A judge on Friday ordered a US Capitol riot defendant to remain jailed in part because of a previous incident in which the defendant became so incensed by the suggestion that a person who took part in the January 6 attack had “Foxitis” that he allegedly threatened a probation officer.
The defendant, Landon Copeland, will be held in jail until he faces trial, federal magistrate Judge Robin Meriweather decided Friday. Prosecutors say that on January 6, Copeland stole a riot shield, turned a metal fence into a weapon and shoved other rioters into the police line. He hasn’t yet entered a plea to the four charges in that case.
Most of the more than 600 Capitol riot defendants are not being held in jail as they await trial. However, a few rioters have had their release conditions revoked because judges believe they pose a threat, including a former police officer who bought 37 guns after his arrest, and a New York man who called his probation officer’s mother.
Prosecutors say that Copeland had been released for just two days following his arrest in May when he stormed into a probation office in Utah.
Copeland disrupted a virtual court hearing for multiple defendants by lashing out over another defendant’s lawyer saying his client had “Foxitis” from watching right-wing media outlets. Court officials muted Copeland’s phone line.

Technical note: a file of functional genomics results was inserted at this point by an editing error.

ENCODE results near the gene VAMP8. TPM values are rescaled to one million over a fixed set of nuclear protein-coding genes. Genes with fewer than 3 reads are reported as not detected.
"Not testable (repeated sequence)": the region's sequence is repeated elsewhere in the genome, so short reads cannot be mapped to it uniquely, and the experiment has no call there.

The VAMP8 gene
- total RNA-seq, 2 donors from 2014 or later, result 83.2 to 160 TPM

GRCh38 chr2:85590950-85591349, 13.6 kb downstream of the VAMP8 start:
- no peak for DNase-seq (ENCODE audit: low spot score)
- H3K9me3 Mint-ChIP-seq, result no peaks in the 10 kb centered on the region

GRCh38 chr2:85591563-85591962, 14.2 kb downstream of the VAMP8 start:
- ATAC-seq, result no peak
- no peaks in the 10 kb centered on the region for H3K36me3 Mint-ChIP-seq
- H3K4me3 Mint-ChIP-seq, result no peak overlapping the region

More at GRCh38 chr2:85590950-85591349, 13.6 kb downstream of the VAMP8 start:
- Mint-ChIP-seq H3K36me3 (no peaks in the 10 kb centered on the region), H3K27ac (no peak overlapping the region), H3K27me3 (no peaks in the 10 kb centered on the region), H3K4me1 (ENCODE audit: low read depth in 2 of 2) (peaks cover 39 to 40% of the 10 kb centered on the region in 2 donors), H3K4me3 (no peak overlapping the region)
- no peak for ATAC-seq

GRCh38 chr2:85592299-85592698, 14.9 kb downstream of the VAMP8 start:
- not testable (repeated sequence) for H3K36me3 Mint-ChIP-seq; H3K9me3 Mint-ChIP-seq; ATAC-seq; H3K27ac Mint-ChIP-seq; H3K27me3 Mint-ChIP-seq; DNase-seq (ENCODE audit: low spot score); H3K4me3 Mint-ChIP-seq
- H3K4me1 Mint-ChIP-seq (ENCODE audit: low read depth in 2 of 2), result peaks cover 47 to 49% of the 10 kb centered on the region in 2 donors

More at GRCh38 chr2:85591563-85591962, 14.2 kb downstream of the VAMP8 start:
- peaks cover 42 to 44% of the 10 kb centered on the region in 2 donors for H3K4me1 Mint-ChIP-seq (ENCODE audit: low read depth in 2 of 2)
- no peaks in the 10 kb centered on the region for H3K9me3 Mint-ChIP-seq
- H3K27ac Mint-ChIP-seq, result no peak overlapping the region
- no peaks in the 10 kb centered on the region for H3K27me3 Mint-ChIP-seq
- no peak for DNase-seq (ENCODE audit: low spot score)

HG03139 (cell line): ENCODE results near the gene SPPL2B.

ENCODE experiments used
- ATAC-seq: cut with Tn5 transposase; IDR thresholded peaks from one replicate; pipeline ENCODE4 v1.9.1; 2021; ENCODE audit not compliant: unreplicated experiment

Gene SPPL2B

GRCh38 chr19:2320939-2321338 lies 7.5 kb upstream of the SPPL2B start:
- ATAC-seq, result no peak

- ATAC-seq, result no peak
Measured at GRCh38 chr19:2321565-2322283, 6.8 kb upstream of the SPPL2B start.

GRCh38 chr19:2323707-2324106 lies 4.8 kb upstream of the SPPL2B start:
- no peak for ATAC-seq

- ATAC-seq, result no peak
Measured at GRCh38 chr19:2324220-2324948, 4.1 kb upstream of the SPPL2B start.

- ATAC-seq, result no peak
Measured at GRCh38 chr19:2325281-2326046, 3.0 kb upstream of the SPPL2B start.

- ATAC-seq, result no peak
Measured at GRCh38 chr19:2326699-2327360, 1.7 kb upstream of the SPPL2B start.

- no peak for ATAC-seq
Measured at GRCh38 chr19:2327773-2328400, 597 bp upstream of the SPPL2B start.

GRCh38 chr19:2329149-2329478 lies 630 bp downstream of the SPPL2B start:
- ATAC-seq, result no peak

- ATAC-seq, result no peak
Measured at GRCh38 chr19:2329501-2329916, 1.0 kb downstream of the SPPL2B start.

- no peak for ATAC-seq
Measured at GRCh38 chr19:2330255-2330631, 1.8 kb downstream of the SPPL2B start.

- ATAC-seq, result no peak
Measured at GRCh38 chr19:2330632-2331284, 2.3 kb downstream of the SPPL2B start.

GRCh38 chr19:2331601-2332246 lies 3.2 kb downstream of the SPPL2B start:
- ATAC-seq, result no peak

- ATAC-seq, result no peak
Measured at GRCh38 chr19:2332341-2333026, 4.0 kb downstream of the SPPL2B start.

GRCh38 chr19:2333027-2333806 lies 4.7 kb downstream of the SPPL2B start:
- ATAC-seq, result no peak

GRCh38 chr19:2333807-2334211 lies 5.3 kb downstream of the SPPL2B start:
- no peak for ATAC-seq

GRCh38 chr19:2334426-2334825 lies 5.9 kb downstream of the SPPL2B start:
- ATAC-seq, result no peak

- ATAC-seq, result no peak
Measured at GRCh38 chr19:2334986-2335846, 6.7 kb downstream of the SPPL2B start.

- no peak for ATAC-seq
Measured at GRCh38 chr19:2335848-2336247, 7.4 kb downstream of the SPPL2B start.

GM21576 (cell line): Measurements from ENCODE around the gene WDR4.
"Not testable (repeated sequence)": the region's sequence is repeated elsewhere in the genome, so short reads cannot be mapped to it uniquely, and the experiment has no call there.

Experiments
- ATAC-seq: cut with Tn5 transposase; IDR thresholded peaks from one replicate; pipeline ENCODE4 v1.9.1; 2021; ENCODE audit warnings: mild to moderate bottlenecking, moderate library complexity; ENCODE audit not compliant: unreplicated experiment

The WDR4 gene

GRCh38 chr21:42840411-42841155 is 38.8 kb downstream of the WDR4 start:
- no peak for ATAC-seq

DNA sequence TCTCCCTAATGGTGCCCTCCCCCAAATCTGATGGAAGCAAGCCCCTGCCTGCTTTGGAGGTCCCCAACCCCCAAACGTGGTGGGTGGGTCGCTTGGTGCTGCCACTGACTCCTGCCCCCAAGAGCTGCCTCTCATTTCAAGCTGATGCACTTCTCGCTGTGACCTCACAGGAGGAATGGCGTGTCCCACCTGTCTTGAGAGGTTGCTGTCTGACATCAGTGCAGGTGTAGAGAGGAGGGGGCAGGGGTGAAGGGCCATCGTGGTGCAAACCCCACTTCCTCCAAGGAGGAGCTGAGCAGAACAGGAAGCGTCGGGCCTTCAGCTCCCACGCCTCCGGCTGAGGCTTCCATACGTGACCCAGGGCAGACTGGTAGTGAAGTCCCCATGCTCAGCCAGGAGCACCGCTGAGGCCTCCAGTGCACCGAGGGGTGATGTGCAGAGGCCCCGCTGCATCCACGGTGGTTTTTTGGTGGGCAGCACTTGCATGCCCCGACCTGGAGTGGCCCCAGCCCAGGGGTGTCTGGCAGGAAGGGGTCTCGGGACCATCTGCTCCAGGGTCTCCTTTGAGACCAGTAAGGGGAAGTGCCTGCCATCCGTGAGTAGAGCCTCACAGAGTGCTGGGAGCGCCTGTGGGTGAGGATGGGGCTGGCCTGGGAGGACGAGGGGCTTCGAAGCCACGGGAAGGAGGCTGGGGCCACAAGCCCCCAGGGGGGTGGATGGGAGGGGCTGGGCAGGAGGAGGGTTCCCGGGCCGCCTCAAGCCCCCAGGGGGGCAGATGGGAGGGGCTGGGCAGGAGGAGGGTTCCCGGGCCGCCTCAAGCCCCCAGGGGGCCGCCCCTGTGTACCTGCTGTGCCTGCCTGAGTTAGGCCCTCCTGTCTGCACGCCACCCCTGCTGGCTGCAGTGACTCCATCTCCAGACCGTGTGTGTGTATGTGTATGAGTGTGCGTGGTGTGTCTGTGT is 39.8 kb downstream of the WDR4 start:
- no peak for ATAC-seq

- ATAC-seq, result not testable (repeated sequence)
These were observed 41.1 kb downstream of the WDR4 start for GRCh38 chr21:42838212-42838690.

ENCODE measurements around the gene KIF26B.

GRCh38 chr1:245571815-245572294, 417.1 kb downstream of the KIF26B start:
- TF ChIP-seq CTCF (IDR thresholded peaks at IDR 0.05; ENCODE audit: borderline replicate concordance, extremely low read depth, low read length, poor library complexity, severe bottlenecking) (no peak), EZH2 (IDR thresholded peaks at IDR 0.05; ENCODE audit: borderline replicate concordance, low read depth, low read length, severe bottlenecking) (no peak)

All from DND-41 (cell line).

That’s when Copeland called a probation officer and announced he was on his way because he wanted to be heard and would “die for it,” according to the officer who testified during the more than two-hour hearing Friday.
The probation officer put on body armor in anticipation of Copeland’s arrival. According to the officer, Copeland took his shirt off, pressed his head against the bulletproof glass separating them and said he would eat the officer if he were on the other side because he was “starving.”
After about 15 minutes, Copeland left, the officer said.
“Mr. Copeland’s conduct in the short time of his release speaks loudly,” Meriweather said at the hearing Friday. Meriweather added that “it does appear mental health and substance abuse is in fact a role” in Copeland’s outburst, and expressed concern that “something like that will happen when he is on his own” and not under jail supervision.
Once in jail, Copeland underwent a mental health evaluation and was deemed competent. Prosecutors noted that Copeland had been refusing mental health medication while in jail.
Copeland’s defense lawyers said the outburst was “clearly a mental health episode,” and that Copeland “does not want harm to come to anybody.”
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